By Debbie Carlson
Amid the holiday cards coming in the mail and inboxes this season is a potentially not-so-nice greeting for some mutual-fund investors: capital-gains distributions.
It’s not all bad news. A number of funds are paying out gains because stocks gained this year, with the S&P 500 index /zigman2/quotes/210599714/realtime SPX +1.97% up 22% through November (and has continued rising in December). International markets also performed well, with the MSCI ACWI index /zigman2/quotes/208607471/composite ACWI +2.05% up 16.8% in the same 11 months.
But the lump-of-coal part is a possible tax bill.
Mutual-fund investors with holdings in taxable accounts need to prepare for a tax hit on distributed gains — even if they reinvest the distributions. They can offset some or all of the gains (and taxes) if they’ve sold positions at a loss.
People who own mutual funds in tax-sheltered accounts such as 401(k)s or individual retirement accounts and are reinvesting the distributions, on the other hand, don’t have to worry. In those accounts, taxes only count when investors sell holdings in retirement, and those who have funds in qualified Roth IRAs won’t have to pay even then.
Fund companies generally estimate their distributions based on share prices between the end of September or October. This information is found on the fund company’s website, usually under information about taxes. Payouts are described in percentages of assets, based on share prices at the time of the estimate.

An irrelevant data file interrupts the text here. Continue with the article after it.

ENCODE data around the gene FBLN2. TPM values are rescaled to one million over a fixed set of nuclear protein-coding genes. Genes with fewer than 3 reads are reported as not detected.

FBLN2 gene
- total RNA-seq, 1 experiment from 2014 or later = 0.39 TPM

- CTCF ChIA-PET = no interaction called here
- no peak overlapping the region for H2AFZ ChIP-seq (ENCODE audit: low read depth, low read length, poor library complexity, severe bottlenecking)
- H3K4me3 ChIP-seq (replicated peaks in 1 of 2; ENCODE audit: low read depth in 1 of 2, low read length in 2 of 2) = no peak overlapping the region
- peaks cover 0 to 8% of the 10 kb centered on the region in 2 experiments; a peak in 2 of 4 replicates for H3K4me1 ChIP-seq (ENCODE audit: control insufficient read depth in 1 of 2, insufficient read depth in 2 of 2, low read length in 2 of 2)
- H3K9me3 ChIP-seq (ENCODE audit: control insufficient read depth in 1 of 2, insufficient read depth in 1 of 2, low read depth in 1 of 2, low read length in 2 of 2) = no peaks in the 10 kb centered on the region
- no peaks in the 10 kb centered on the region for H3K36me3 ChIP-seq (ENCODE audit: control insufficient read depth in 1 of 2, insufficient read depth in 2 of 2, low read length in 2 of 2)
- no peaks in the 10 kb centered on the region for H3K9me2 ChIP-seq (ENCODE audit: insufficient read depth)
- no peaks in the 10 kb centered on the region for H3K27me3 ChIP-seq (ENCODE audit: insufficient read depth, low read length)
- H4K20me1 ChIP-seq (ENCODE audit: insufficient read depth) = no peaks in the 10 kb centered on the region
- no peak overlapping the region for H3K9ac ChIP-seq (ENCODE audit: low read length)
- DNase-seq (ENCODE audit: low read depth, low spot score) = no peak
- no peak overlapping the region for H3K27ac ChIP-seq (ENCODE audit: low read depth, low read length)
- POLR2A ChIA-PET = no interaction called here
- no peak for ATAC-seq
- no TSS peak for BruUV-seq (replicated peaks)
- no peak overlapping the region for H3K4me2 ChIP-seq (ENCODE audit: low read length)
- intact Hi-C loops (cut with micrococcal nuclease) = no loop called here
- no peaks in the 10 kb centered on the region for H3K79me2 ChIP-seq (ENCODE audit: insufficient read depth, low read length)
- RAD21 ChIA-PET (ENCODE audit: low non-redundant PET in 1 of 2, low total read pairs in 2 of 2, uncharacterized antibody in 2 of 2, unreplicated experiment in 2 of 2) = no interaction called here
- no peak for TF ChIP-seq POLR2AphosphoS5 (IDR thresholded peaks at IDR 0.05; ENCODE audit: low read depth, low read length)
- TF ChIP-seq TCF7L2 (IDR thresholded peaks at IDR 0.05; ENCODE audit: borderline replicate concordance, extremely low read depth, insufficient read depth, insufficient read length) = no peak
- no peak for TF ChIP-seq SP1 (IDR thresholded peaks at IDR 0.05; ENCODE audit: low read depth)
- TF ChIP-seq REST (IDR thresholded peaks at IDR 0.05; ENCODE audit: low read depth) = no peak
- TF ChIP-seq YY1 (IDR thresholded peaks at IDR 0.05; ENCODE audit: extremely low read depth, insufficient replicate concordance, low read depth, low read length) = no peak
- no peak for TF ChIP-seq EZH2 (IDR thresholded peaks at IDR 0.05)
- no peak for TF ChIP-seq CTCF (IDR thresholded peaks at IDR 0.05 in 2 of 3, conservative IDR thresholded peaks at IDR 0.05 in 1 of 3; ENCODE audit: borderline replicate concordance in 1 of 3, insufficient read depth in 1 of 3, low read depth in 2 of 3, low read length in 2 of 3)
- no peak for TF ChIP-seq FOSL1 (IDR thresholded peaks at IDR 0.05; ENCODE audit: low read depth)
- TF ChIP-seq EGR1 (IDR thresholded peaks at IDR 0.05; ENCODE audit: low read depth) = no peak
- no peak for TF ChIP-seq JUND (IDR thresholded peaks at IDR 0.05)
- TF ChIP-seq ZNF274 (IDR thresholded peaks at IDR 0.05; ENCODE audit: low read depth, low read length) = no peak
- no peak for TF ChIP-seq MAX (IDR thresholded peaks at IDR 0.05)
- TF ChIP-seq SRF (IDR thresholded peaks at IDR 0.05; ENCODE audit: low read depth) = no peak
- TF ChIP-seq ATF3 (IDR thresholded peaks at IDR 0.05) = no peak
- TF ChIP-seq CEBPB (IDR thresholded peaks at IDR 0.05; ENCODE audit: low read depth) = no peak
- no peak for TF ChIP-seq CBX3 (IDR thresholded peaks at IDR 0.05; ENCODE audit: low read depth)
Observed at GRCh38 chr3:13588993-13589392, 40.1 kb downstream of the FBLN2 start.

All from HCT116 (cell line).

Mutual funds vs. ETFs
There’s a second big reason beyond a great year for stocks that explains why fund companies overall are paying out capital gains: the trend of investors moving assets out of mutual funds and into exchange-traded funds, said Christopher Franz, associate director of equity strategies, at Morningstar.
For the past several years, mutual-fund companies have seen their assets flow out on speed skates and into exchange-traded funds, in large part because of lower fees and tax efficiency. In many cases, actively managed funds are losing money to mostly passively managed ETFs.
Because of how mutual funds are structured, when investors sell their mutual-fund holdings, the portfolio managers need to sell assets to pay those redemptions. Unless they can offset those gains with losses, the managers book those gains and pass them on to shareholders.
ETFs are tax-efficient because the creation/redemption process mitigates some of these capital-gains distributions. There are rare times when ETFs pass on capital gains.
This mutual fund structure explains why investors who own mutual funds in taxable accounts get hit with capital-gains distributions even if they didn’t sell a single share, a very Grinch-like outcome.
“It’s just a brutal reminder that within the mutual fund structure … it essentially socializes the cost of doing business,” Franz said.
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Distributions are larger than in the past
Morningstar annually spot checks capital-gains distribution rates for about two dozen of the major fund families, and Franz said this year’s trend is pretty typical to last year. The firm doesn’t have any broad average numbers on the average payout or percentage size of distribution because the data set is too wide, but anecdotally the firm notes distributions are bigger now than what they were historically. The combination of redemptions and strong stock market gains are increasing payout sizes, he said.
There can be specific reasons for why a fund has a high payout, such as changes in managers, strategies or indexes.
For the past few years, growth funds investors have contended with sizable distributions because of market gains, but this year distributions are spread more widely, Franz said, including in some value-oriented strategies. Value strategies have typically lagged the broader market recently, but this year value saw a rebound.